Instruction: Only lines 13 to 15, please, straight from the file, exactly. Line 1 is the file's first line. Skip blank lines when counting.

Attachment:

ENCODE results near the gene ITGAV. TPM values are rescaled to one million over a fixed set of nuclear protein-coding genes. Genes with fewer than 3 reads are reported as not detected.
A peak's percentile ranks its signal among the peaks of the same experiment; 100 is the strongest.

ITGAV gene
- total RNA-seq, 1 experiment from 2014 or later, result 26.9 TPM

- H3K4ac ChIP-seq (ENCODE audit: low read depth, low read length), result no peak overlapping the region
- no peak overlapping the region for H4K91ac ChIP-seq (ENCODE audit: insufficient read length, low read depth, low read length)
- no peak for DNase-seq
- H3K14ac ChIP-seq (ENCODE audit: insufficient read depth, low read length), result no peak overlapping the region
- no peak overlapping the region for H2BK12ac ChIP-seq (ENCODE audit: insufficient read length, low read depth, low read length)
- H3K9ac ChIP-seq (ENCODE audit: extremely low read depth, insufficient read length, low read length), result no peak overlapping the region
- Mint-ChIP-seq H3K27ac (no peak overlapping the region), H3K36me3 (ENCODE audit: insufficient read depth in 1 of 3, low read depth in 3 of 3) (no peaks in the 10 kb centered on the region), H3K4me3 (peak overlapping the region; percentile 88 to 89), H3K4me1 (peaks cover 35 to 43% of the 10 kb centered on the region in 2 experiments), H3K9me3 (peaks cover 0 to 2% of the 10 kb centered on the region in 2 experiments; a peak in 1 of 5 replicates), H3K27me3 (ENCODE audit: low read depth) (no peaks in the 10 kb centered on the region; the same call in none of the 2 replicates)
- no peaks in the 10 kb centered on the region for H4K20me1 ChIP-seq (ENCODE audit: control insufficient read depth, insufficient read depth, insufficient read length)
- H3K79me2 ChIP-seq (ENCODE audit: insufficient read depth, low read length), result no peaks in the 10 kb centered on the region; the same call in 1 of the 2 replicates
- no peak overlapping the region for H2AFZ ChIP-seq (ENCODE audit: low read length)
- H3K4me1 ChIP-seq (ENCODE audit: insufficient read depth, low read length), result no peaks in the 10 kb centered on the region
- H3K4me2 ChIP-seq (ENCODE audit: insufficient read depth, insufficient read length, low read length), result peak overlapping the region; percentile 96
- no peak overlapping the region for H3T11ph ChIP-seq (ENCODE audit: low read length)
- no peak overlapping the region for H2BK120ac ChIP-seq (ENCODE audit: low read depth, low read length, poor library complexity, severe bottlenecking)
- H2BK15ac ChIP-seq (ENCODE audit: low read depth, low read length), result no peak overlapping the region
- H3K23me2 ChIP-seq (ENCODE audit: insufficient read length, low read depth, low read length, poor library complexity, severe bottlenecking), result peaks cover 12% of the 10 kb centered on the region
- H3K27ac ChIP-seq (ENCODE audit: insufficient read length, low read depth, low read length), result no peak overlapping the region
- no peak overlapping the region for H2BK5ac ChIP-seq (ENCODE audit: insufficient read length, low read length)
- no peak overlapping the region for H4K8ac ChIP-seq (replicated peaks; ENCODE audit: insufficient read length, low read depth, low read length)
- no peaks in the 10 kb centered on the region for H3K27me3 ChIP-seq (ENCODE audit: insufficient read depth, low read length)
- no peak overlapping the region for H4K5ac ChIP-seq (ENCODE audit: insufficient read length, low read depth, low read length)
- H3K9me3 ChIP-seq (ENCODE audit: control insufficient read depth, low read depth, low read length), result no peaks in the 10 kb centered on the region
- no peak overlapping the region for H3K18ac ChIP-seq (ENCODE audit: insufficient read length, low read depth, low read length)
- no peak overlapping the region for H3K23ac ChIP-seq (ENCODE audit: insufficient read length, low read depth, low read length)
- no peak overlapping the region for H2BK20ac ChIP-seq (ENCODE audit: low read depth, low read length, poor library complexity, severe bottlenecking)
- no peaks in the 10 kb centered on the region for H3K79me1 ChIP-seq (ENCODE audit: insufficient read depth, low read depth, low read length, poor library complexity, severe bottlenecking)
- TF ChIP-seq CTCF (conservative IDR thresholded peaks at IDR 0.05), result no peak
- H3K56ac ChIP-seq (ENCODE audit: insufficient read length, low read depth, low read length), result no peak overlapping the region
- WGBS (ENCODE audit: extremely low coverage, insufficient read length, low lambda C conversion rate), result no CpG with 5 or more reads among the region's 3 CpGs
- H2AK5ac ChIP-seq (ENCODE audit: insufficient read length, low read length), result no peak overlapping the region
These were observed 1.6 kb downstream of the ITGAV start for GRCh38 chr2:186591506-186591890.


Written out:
- H3K79me2 ChIP-seq (ENCODE audit: insufficient read depth, low read length), result no peaks in the 10 kb centered on the region; the same call in 1 of the 2 replicates
- no peak overlapping the region for H2AFZ ChIP-seq (ENCODE audit: low read length)
- H3K4me1 ChIP-seq (ENCODE audit: insufficient read depth, low read length), result no peaks in the 10 kb centered on the region